If you make the supposition that no thing inside the universe could generate the universe and that every thing that exists is inside the universe than the direct conclusion is that the universe was not generated by a thing, which is *similar* to saying that it was generated by nothing.

The difficulty here is that you have to ask yourself what you mean by "thing" and "nothing" and whether "nothing" means the same thing as "not thing". The field of philosophy has historically been very interested in questions of this nature.

There are several places that this argument can be attacked. The first would be to attack the premise, and argue that there might be entities outside of the space time continuum. Platonic forms would be an example of proposed entities that exist but are not "things" inside the universe.

We could also attack the application of cause--saying that the universe "came from" something implies rules of cause and effect that only exist inside the universe itself. The universe didn't "come from" nothing, because the words "come from" have no meaning outside of the universe. That would be the scientific position... that you can't use concepts relating to time and space outside of time and space.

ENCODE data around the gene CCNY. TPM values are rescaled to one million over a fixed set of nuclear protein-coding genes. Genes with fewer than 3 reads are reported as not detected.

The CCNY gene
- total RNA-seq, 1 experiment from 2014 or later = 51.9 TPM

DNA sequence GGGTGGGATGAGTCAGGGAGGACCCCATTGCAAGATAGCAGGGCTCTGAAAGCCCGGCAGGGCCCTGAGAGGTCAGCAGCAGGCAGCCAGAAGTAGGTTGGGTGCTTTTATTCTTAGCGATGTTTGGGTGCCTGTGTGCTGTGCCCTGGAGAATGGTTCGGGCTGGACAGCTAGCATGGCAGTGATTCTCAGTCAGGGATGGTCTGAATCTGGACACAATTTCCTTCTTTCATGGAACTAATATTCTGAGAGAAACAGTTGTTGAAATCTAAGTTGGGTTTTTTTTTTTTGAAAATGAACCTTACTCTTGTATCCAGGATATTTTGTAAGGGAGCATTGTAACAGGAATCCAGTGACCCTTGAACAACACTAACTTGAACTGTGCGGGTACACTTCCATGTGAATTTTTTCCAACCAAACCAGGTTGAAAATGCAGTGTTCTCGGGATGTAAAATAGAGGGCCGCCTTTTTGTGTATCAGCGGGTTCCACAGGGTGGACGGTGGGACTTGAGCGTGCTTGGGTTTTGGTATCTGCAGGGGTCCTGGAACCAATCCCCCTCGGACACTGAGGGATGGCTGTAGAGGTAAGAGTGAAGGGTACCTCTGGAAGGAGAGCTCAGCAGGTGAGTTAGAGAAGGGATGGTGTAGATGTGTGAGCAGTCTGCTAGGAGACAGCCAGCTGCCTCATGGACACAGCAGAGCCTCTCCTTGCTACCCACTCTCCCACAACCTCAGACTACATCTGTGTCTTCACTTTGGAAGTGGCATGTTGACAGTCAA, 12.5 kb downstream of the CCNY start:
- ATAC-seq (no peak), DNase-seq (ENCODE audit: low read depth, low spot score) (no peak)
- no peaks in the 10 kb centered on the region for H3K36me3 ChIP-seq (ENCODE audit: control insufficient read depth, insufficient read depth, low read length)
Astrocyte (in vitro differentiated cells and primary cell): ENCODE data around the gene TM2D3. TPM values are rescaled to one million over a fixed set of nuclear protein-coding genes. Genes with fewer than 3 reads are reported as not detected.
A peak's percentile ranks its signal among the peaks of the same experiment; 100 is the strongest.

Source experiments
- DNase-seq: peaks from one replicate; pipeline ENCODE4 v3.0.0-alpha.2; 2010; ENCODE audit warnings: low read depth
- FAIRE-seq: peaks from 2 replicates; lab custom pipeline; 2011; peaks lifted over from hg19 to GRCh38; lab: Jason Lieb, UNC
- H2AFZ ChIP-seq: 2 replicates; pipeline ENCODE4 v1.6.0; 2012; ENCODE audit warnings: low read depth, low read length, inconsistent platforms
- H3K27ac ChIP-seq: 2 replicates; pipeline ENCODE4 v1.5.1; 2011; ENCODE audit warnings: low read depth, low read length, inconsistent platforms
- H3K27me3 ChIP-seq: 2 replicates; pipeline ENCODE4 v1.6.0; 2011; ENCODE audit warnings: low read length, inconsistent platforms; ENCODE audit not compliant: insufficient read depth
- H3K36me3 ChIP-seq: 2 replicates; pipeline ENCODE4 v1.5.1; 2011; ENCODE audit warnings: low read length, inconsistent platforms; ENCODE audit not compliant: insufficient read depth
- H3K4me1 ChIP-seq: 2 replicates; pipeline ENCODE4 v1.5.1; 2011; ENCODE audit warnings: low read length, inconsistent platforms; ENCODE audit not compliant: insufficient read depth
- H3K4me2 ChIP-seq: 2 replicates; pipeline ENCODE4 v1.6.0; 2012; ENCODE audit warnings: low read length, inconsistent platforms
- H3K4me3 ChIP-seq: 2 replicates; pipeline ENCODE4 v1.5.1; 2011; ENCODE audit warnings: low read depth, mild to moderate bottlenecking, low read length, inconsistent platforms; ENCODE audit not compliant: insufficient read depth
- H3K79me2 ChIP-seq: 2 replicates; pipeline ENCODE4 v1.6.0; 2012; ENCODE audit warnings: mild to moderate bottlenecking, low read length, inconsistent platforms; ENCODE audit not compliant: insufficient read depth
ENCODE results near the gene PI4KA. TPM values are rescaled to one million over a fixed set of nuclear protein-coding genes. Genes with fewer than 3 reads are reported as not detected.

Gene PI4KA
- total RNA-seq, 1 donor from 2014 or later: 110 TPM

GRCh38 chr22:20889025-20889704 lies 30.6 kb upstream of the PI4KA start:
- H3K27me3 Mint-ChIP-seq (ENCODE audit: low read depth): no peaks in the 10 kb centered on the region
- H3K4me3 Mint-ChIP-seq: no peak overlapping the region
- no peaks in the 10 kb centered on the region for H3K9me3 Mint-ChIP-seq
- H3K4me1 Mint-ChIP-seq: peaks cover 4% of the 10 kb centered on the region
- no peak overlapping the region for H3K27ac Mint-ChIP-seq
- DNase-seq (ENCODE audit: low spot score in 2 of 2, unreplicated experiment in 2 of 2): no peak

Based on the former point, you can't assume that a universe can't create itself. Since time, space, and the laws of cause and effect don't apply outside the universe, some form of cosmic event could be occurring inside the universe that somehow reaches outside the universe and in fact is what creates the universe. So premise 2 could be invalid.

## Edit

There is another flaw in this proof, which is that it defines the universe--that is, the space time continuum itself--as a thing bounded by the same rules as every other thing in the universe. However, there are properties of the universe which are not properties of any thing within the universe, for example, the universe itself can expand (that is, generate additional space and time) without apparently getting that space and time "from" anywhere. So it isn't clear that the universe is a "thing" in the sense that a particle is a "thing". It all comes down to definitions.

## Further Edit

Based on comments, you seem to believe that we cannot reject 11 without rejecting 2. That isn't true. As I've pointed out, we can reject 1 *or* 2. Most people reject 1, that is, the majority of humans believe that there is more to reality than the universe of things, and given the nature of the universe, 2 is not supportable when applied *to* the universe since cause and effect are only valid *within* the universe. We could point out that since anti-matter exists and moves backwards in time, 2 is invalid even *within* the universe.